Let them understand that you will be keeping what is in the container but for the toys that do not fit, you will have to give them away so that another child can enjoy them.
This includes board games, card games, and puzzles.
Gather these items together and check which ones have complete pieces and are still fully functional.
Your child can decide if they still want to keep them or not. If they have outgrown them, set them aside for donation. Example of places that usually accepts donated games is daycare centers, schools, churches, and retirement homes. Just call ahead and ask if they are accepting the donation.
For those that have essential pieces and cards missing, you should toss them out or maybe find a DIY project that allows you to use these pieces.
Kids can easily outgrow their books, especially in this digital age. Divide these books into two piles. One for the books that they still read and another for the books that they do not read anymore.
You can donate outgrown books to children’s hospitals and orphanages. There are also old book shops who would be willing to buy them as long as they are in mint condition. Here is a list of places accepting book donations.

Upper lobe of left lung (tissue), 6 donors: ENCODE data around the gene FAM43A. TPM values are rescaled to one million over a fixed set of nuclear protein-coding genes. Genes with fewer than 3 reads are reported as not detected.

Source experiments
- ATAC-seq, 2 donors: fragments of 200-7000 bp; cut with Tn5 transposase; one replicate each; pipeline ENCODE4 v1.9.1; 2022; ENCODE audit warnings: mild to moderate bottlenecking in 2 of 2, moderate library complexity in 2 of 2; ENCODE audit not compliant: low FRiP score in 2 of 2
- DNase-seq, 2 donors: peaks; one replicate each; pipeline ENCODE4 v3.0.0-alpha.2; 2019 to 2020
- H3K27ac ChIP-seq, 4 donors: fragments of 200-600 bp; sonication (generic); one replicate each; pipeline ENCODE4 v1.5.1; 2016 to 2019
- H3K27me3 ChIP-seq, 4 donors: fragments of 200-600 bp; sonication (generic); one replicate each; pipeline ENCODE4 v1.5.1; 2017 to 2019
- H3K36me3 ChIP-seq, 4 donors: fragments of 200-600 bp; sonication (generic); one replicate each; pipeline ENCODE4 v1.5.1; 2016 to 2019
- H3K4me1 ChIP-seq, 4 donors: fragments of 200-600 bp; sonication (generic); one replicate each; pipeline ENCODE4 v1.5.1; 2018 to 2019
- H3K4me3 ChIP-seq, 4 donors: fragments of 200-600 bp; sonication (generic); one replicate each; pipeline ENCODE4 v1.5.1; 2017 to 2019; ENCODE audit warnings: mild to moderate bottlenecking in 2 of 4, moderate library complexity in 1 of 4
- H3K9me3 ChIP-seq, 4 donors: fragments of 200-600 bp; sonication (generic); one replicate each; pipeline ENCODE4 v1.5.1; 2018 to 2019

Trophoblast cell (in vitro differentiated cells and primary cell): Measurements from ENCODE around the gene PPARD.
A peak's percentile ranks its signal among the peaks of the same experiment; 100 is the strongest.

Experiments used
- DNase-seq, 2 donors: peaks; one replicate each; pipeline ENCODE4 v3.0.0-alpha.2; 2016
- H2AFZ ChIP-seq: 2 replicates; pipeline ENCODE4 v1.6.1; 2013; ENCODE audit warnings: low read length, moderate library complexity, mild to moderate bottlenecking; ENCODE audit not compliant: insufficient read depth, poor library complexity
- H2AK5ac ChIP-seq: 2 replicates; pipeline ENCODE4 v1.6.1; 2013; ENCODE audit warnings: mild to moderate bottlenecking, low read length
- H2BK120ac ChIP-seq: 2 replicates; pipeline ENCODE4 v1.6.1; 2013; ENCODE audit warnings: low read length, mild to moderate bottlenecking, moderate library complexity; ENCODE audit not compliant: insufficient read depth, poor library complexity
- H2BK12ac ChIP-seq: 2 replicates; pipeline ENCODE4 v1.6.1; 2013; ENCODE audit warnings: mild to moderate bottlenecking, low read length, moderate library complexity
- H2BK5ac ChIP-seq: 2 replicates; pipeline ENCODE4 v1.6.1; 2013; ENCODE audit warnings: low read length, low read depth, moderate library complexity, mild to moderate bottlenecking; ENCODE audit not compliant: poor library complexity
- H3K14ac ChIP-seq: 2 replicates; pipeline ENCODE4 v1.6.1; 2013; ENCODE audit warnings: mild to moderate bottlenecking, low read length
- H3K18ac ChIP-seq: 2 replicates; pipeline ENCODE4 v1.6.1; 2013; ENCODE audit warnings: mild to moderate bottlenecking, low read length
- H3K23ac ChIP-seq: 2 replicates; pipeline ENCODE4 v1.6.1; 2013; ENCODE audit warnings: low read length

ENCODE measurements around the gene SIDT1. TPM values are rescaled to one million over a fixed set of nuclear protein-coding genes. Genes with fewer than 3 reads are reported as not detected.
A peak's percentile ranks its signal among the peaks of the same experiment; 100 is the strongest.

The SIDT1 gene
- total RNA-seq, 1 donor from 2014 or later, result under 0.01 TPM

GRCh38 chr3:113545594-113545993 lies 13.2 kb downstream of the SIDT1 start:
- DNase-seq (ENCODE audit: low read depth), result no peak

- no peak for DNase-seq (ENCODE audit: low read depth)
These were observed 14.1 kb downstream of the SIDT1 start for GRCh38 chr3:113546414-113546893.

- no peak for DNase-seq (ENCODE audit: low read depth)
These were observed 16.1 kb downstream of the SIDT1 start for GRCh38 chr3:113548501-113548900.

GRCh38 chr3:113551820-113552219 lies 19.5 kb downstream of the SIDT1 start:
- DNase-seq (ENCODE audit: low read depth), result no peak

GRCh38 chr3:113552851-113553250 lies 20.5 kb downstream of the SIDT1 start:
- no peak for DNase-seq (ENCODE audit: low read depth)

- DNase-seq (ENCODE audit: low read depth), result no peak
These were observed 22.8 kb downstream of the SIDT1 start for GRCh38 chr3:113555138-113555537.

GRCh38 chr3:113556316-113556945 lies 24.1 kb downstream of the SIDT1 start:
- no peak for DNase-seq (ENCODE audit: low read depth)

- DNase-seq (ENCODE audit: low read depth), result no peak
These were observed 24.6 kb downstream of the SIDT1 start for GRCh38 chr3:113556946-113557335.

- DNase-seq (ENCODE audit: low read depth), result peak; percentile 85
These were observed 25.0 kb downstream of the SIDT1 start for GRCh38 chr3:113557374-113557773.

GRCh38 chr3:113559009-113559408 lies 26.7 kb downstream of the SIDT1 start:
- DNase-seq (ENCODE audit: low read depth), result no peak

5. Art/school supplies
If your kids have their own study desks in their room then they will have art and school supplies around. Make sure to declutter their desks too and check if there are items that need to be replaced.
For younger kids, you may be tempted to keep every artwork they made for their sentimental value. But this will just add up to the paper clutter around the house.
I suggest you take a picture of the artwork and keep it digitally. This way, the artwork is preserved and you can get rid of the actual copy.
Keep only the artworks that are meaningful like their best artwork, one with a special message, or their first handprint.